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New Wharf

A Grade II Listed Building in Porthmadog, Gwynedd

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Coordinates

Latitude: 52.9229 / 52°55'22"N

Longitude: -4.1271 / 4°7'37"W

OS Eastings: 257099

OS Northings: 338281

OS Grid: SH570382

Mapcode National: GBR 5P.MZY3

Mapcode Global: WH55L.KSYM

Entry Name: New Wharf

Listing Date: 1 April 1974

Last Amended: 26 September 2005

Grade: II

Source: Cadw

Source ID: 85394

Location: On the outer E side of the harbour to the SW of the Cob.

County: Gwynedd

Town: Porthmadog

Community: Porthmadog

Community: Porthmadog

Built-Up Area: Porthmadog

Traditional County: Caernarfonshire

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Porthmadog

History

Porthmadog Harbour was developed from the 3rd decade of the C19, at first by landowner and improver William Madocks (1773-1828). Madocks had reclaimed a large tract of land known as Traeth Mawr, that formed the estuary of the Afon Glaslyn, by building a Great Embankment (now known as The Cob) 1808-11. One of the fortuitous consequences of diverting the river was that it swept away sandbanks to leave a deep natural harbour ideal for serving the region's growing slate industry. The Act of Parliament for Porthmadog Harbour was passed in 1821. By 1824 the new port was already ready to receive vessels of up to 70 tons (71.12 tonnes) laden. The engineer was John Williams, and the contractor Griffith Griffith.
In 1833 Samuel Lewis said it was accessible to vessels of 300 tons burden, and noted that 'many good houses have been built, and a considerable trade is now carried on'. Imports were mainly timber, coal and lime. Exports were chiefly slate and copper ore. In 1825 11,396 tons of slate were exported, rising to 31,200 tons in 1840, 51,109 tons in 1854 and 168,947 tons in 1884, although the growth in volume disguised the decreasing profitability of slate exports. Shipbuilding also became a major local industry from the 1850s to the 1870s, with a further revival between 1891 and 1913, when Porthmadog was noted for building 3-masted schooners.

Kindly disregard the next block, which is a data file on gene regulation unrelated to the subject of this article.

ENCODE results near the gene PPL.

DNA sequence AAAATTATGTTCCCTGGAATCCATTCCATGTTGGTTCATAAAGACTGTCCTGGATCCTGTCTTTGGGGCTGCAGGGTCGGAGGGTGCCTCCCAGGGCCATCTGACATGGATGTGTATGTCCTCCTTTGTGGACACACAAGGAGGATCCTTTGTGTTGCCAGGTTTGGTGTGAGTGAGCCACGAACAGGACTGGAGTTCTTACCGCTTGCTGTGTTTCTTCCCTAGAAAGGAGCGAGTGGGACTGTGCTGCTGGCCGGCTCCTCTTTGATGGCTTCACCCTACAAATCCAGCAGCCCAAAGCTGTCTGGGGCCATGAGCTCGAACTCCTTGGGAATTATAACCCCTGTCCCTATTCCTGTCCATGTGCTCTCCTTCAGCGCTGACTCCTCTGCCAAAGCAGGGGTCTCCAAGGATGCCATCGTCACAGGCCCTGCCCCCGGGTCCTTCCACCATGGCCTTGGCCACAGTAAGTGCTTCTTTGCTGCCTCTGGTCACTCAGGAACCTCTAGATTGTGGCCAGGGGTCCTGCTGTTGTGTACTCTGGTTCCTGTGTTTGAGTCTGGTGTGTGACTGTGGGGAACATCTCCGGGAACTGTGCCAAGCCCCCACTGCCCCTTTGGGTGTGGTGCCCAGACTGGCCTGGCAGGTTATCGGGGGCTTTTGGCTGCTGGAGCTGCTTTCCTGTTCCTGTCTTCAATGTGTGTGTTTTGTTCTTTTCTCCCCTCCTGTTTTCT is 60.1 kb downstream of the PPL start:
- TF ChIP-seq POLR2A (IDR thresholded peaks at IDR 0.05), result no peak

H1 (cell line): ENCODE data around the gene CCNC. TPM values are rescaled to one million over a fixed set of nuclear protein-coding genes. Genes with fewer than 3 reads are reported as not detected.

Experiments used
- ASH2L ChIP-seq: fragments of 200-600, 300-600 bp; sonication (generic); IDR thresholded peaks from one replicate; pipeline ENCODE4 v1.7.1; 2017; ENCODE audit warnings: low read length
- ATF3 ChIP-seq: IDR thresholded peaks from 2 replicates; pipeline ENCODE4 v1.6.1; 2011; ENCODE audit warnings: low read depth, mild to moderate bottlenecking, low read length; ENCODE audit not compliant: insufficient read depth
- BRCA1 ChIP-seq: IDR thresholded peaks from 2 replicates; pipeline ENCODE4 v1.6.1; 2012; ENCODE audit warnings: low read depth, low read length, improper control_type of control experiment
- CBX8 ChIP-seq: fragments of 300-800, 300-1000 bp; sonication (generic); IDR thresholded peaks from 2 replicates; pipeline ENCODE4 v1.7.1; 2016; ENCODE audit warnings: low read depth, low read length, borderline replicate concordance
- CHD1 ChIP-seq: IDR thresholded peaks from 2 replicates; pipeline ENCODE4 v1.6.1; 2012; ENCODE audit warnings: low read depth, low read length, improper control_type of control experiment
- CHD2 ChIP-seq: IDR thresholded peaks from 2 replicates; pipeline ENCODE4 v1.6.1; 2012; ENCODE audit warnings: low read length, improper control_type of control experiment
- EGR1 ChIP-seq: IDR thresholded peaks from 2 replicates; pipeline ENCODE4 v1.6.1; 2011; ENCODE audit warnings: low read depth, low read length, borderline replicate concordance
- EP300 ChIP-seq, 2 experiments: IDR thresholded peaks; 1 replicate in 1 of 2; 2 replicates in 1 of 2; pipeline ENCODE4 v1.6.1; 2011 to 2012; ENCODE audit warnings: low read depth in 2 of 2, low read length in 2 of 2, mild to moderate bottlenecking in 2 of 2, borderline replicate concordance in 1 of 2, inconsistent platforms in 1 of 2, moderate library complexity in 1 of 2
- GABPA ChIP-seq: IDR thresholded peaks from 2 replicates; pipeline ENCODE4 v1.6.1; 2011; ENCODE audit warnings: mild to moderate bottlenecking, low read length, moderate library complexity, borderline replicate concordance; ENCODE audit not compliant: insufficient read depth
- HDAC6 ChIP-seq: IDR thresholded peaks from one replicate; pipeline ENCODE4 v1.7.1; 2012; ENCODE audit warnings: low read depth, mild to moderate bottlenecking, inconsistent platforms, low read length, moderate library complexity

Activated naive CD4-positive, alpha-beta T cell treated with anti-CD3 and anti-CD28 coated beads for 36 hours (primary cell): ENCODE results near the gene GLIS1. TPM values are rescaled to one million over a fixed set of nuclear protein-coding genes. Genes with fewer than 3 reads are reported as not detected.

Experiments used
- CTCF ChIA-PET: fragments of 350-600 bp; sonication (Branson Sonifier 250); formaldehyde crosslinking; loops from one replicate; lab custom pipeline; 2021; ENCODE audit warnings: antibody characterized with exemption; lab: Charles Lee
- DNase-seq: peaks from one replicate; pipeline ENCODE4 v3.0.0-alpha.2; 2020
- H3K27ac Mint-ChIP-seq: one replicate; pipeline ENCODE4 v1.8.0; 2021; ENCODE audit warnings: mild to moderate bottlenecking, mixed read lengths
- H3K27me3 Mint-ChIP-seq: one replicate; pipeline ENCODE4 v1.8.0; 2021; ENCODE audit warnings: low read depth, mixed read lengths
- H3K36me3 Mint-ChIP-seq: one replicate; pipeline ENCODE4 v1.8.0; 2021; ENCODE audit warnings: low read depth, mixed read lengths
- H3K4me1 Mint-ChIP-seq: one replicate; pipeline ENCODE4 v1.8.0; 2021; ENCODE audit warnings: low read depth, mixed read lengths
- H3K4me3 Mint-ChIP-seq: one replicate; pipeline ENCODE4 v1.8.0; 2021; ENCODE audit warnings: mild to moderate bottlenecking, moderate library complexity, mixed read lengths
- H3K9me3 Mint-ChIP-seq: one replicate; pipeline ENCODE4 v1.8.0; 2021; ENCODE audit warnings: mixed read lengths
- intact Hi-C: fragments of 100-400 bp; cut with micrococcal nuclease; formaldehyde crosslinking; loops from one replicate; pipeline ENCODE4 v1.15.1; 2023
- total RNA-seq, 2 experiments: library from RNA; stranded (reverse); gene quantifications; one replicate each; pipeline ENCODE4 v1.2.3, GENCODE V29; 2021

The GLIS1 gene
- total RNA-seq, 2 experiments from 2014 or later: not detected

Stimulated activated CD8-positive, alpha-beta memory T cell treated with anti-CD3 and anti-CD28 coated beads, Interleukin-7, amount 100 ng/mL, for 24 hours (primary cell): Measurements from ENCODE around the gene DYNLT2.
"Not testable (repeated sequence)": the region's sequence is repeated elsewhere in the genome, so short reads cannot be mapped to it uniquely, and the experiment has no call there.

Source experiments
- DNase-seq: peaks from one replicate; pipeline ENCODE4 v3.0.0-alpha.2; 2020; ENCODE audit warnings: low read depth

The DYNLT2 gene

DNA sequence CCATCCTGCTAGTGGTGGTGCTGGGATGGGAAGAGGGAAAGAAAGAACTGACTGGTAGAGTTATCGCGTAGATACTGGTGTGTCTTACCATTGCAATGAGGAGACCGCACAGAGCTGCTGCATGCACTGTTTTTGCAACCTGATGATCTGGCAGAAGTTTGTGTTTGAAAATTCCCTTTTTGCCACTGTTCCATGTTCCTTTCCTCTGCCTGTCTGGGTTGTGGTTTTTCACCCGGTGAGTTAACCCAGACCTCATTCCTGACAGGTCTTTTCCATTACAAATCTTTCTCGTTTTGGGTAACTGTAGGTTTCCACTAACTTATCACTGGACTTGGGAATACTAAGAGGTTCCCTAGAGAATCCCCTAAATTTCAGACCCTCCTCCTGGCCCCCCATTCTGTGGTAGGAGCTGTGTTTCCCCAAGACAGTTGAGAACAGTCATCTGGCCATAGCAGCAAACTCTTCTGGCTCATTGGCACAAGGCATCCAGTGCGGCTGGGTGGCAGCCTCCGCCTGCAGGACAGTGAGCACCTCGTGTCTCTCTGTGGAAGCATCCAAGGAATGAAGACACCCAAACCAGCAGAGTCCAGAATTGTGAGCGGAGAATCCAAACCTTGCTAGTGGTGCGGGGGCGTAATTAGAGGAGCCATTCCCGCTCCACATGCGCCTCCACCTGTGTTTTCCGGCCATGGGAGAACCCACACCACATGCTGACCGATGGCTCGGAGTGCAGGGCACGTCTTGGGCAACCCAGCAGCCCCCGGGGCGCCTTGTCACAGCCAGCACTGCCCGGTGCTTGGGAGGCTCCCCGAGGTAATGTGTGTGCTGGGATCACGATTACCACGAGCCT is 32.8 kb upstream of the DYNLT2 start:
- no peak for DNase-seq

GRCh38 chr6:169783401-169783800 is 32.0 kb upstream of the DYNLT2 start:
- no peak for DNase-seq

To comply with the provisions of the Act of Parliament, Madocks had a short stone quay built at Cornhill, which henceforth became the commercial centre of the port. Slate Companies who purchased wharves were responsible for building their own quays, the first of whom was Samuel Holland of Liverpool in 1836, who had purchased Rhiwbryfdir Quarry in 1820.

New Wharf was the last of the wharves to be built. It is shown on the 1871 Tremadog estate survey, 1885 harbour survey and 1888 Ordnance Survey.

Exterior

A quay approximately 230m long NE-SW, of coursed rock-faced stone, incorporating mooring rings and timber buffers. A low stone parapet has been added, behind which are original cast-iron mooring posts. It has a 40m return wall at the NE end and a shorter 10m return at the SW end where the angle is rounded.

Reasons for Listing

Listed for its special interest as a well-preserved C19 wharf and for its important contribution to the overall historical integrity of Porthmadog harbour.

Other nearby listed buildings

  • II Snowdon Wharf
    Forming the E side of the harbour, S of Britannia Bridge.
  • II Greaves Wharf and Oakleys Wharf
    Forming the W side of the harbour between Britannia Bridge and Pencei (Cornhill).
  • II Former slate warehouse on Oakleys Wharf
    Forming the S end of Oakleys Wharf, at R angles to the quayside.
  • II Plas Penbwll
    At the E of a terrace of houses on the N side of Britannia Terrace (A487) and facing N.
  • II Plas Ne Ne
    In the centre of a terrace of houses on the N side of Britannia Terrace (A487) and facing N.
  • II Bridge Cottage
    Set slightly back from the road immediately E of Britannia Bridge.
  • II The Sail Loft
    At the W end of Britannia Place and on the N side of Britannia Terrace.
  • II Britannia Bridge
    At the N end of the harbour and standing between the town centre and the Cob.

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